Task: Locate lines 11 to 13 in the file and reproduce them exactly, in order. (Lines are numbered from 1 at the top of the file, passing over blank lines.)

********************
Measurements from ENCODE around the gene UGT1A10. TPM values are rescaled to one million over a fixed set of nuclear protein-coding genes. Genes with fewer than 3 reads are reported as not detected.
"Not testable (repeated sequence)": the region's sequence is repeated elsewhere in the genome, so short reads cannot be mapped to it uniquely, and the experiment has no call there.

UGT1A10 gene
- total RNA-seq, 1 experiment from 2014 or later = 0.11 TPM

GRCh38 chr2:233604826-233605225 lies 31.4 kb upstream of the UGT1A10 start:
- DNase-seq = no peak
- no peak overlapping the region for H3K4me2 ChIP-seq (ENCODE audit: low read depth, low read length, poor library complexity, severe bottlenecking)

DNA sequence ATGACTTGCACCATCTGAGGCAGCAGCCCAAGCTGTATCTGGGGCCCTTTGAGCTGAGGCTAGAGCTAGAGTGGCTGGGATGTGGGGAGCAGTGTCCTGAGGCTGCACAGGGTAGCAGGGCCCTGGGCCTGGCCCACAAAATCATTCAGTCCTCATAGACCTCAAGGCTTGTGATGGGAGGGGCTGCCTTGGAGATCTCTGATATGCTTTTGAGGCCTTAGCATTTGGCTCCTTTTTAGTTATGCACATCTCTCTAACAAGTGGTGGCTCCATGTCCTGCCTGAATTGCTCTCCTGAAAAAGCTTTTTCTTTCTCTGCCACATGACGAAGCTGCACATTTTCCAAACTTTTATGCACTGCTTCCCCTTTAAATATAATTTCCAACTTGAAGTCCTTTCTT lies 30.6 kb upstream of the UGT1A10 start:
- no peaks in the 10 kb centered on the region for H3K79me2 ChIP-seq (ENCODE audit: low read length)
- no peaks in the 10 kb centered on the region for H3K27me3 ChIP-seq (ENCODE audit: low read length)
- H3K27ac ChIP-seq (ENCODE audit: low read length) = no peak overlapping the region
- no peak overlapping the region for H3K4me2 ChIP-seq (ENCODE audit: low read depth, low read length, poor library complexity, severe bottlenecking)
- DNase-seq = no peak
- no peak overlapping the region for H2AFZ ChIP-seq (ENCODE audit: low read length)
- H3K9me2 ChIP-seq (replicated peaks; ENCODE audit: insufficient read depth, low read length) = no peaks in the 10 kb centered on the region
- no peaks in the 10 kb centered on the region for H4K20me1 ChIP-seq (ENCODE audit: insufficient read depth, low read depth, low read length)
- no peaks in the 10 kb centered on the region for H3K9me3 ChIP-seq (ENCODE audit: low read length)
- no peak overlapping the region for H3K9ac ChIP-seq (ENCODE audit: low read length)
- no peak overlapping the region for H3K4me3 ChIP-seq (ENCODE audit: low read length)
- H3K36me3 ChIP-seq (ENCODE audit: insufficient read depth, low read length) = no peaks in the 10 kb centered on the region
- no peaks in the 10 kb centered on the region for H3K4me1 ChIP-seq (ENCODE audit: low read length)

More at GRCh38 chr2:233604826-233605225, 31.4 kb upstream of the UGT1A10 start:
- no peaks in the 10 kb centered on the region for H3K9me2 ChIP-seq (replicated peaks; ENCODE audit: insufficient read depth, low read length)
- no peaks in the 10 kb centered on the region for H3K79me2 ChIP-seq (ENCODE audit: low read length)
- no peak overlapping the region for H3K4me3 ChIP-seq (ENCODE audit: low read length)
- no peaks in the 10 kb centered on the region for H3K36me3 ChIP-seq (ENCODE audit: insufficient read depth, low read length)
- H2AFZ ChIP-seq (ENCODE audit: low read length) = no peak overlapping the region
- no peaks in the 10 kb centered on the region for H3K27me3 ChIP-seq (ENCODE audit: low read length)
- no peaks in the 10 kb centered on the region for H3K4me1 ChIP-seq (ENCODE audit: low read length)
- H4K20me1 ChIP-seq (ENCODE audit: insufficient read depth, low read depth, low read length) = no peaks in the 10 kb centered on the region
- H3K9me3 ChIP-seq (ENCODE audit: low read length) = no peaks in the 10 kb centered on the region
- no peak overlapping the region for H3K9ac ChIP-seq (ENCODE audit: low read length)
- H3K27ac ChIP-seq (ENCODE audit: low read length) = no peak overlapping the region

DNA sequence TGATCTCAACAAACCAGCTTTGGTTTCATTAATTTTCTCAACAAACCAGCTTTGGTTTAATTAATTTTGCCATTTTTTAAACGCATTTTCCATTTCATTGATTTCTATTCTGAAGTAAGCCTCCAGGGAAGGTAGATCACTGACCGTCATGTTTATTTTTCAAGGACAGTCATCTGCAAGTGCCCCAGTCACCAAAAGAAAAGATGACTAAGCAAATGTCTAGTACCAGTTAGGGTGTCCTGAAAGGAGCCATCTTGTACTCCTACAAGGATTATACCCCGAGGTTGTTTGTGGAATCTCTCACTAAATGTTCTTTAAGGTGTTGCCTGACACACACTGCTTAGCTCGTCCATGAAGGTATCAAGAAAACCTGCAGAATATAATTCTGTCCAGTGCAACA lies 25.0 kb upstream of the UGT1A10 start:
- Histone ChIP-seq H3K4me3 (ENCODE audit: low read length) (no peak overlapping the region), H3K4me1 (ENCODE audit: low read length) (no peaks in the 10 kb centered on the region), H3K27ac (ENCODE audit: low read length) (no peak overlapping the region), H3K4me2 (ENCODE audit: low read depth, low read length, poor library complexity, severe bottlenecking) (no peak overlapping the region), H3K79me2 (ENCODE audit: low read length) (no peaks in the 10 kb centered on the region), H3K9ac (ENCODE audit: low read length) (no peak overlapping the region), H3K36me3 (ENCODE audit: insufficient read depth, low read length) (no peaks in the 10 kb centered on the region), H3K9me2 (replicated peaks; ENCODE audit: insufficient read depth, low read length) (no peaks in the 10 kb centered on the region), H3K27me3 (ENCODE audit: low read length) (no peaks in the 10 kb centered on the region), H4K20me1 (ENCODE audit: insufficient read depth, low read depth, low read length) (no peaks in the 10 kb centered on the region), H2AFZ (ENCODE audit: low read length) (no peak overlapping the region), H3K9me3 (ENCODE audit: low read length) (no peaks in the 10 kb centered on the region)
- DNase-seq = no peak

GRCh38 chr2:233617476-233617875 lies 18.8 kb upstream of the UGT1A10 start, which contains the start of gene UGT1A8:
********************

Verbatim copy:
- H3K27ac ChIP-seq (ENCODE audit: low read length) = no peak overlapping the region
- no peak overlapping the region for H3K4me2 ChIP-seq (ENCODE audit: low read depth, low read length, poor library complexity, severe bottlenecking)
- DNase-seq = no peak